Whereas Life and Critical Illness cover pays out a lump sum, “Income Protection” pays out a monthly sum designed to replace your wages in the event of you being unfit to work. Unlike Critical Illness cover, there are no restrictions on the illnesses or injuries covered, the only factor being whether they make you unfit to work. There are however restrictions in how much you can cover and how quickly benefits would start to be paid. This is largely because the insurers want you to have an incentive to return to work rather than being better off on sick. Typically, the most you can cover would be approximately 55%-65% of your income and benefits would begin to be paid after a “deferred period” which would normally equate to the length of time you would receive sick pay from your employer. Benefits would continue to be paid for as long as you remain unfit to work or until the policy term ends, whichever comes first. However, to make premiums cheaper, most companies offer a “budget” option whereby benefits would be paid for a shorter period – usually between 2-5 years – to at least allow you to make alternative arrangements in case it looks like you’ll be incapacitated for longer than that. Like Life and Critical Illness cover, these policies are underwritten based on your health and lifestyle at the time you apply. All income protection policies are written on a single life basis.
Accident, Sickness, Unemployment (ASU) Cover
Similar in many ways to Income Protection these policies also cover you should you be made unemployed. Benefits are usually linked to your mortgage and other costs (rather than necessarily your wages) and would usually be paid one month “in arrears” after a successful claim. These policies are only underwritten at the time of a claim rather than at the outset, which can sometimes mean there can be some confusion/delay as to whether a claim would actually be met. They are clearly a useful safety net if you are made long term unemployed but be sure to check the details of how/when any unemployment benefits would be paid out, as it may be that you would have returned to work before any monies become due.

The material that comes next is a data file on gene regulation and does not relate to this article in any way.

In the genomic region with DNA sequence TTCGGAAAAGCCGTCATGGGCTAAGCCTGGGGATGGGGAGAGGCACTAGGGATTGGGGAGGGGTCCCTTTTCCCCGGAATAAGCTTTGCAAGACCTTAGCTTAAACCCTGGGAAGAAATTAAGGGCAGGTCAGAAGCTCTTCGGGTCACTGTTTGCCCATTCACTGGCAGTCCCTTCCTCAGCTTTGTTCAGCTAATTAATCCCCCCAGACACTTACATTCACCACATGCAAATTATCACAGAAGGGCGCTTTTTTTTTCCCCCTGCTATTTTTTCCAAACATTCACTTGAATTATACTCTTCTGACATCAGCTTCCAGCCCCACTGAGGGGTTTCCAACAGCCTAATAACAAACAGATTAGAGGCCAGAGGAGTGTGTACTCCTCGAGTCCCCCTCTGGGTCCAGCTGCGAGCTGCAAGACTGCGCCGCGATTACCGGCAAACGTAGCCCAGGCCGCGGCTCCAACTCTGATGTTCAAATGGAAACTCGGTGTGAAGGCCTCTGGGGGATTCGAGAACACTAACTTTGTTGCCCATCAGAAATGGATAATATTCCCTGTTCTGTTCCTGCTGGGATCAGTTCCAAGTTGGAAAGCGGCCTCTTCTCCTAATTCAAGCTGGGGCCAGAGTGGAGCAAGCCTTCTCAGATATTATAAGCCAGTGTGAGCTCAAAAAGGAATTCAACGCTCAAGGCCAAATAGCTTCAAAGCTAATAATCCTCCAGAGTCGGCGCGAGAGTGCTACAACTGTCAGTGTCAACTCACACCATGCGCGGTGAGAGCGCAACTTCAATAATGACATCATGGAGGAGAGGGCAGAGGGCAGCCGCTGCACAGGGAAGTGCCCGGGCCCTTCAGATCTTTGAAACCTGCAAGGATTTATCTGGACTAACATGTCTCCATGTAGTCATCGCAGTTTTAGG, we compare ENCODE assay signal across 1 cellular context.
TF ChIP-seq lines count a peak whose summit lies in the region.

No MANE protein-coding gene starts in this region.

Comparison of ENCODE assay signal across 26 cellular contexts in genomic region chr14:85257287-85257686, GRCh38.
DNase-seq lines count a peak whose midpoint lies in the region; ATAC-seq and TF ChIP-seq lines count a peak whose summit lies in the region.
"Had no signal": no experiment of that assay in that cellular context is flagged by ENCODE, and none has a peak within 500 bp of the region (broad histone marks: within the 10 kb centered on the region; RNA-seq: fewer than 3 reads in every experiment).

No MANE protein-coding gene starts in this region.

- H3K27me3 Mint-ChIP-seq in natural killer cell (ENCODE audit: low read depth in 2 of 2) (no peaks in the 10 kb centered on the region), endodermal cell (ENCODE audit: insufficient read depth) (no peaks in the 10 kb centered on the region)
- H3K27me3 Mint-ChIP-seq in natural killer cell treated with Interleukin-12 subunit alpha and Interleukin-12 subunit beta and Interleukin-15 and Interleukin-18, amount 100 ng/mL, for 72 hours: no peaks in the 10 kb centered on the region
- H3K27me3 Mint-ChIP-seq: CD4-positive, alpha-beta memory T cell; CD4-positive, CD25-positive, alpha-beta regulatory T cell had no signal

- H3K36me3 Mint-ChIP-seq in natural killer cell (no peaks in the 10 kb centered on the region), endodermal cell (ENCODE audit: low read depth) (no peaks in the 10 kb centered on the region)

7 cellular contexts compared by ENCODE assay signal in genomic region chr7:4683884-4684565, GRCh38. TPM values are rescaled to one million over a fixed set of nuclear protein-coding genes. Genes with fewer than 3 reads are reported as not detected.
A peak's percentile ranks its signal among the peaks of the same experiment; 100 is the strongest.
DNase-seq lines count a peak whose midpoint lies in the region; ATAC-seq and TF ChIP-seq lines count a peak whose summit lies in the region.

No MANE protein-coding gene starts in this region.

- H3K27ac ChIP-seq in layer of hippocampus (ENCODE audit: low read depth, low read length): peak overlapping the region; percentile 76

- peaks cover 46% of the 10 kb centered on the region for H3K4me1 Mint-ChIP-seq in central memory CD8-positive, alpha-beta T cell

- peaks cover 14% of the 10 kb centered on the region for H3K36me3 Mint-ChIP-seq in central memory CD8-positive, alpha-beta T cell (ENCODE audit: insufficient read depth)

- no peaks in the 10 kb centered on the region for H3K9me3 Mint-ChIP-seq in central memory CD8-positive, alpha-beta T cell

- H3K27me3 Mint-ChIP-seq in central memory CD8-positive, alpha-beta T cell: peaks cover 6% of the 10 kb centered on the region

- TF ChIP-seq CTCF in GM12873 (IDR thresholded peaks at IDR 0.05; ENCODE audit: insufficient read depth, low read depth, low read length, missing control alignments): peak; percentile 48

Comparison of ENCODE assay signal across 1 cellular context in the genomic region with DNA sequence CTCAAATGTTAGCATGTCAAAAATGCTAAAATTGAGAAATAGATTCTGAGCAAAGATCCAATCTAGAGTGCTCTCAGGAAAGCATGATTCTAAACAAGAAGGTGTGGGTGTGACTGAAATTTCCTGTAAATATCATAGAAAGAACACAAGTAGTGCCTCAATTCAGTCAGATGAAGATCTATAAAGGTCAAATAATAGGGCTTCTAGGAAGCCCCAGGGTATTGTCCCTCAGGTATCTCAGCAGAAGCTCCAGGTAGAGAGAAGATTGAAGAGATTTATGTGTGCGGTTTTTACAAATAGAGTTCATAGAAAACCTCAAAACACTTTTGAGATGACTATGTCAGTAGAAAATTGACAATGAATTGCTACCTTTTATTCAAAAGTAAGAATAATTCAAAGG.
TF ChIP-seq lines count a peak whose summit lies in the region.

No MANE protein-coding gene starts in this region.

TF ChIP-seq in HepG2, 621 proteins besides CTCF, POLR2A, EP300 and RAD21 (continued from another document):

Family Income Benefit
Probably the least common of the “mortgage protection” type policies but can often be valuable – particularly for those with young families. These plans can be taken to cover Life and/or Critical Illness and are underwritten on application in the same way as mentioned above. However, unlike the traditional forms of policy, rather than pay out a lump sum, the cover would pay an annual or monthly income for the remainder of the term of the plan. Thus it can replace the income of the main bread winner for a number of years, dependent upon a particular client’s circumstances and, because of this would usually be written on a level or basis, or an index linked basis designed to keep up with inflation.
There’s an old adage that says you can never have too much insurance. Certainly many people have one or more of the different types of policy and it would be wrong to think of Mortgage Protection Insurance as just an “either/or” choice. However, in the real world, affordability plays a massive part, so whilst it would be fantastic to cover yourself for every potential opportunity, a good advisor will sit down with you and tailor the type of cover to be the most suitable combination to your family’s priority and budget. If you do take more than one type of policy however, your advisor would usually place all the cover with one provider. This is to save you the additional policy administration charges which individual policies carry but which are reduced when bringing all the policies under one plan.